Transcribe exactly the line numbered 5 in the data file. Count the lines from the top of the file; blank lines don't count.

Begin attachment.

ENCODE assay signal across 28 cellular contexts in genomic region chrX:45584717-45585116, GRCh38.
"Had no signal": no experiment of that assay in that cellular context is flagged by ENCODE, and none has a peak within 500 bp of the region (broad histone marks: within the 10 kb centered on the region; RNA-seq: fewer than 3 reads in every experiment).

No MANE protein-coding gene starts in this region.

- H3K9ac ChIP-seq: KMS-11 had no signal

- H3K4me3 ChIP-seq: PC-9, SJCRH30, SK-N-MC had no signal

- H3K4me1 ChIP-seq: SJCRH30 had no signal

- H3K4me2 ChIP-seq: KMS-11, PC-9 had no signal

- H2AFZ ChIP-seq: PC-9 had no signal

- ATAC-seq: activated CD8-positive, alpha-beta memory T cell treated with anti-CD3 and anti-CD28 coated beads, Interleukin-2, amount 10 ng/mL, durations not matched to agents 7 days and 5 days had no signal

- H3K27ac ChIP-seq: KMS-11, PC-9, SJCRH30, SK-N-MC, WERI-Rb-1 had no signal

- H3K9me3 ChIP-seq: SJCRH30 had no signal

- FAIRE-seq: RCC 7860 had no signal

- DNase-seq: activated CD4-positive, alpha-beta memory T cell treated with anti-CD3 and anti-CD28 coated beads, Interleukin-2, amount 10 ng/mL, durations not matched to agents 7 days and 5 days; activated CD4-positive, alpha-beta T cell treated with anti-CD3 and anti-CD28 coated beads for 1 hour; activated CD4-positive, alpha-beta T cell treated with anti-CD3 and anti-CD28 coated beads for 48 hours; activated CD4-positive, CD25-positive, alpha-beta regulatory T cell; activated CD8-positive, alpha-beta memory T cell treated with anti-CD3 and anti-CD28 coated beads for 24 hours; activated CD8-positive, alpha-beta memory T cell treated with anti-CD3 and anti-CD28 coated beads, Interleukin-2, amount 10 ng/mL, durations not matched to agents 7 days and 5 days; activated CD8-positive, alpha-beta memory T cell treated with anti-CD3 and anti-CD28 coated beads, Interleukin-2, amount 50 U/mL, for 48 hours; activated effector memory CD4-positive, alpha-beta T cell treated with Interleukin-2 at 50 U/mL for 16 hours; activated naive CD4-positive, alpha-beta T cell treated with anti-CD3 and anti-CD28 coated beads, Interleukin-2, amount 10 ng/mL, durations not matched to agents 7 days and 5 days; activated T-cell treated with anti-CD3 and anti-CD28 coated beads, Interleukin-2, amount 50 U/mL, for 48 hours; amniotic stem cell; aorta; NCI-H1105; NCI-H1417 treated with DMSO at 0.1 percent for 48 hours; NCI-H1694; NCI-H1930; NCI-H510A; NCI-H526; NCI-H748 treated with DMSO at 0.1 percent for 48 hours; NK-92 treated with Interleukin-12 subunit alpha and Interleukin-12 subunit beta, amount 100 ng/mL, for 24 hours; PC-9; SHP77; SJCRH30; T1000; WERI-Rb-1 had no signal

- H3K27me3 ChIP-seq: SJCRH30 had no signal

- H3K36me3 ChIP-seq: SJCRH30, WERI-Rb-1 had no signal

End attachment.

- H3K4me3 ChIP-seq: PC-9, SJCRH30, SK-N-MC had no signal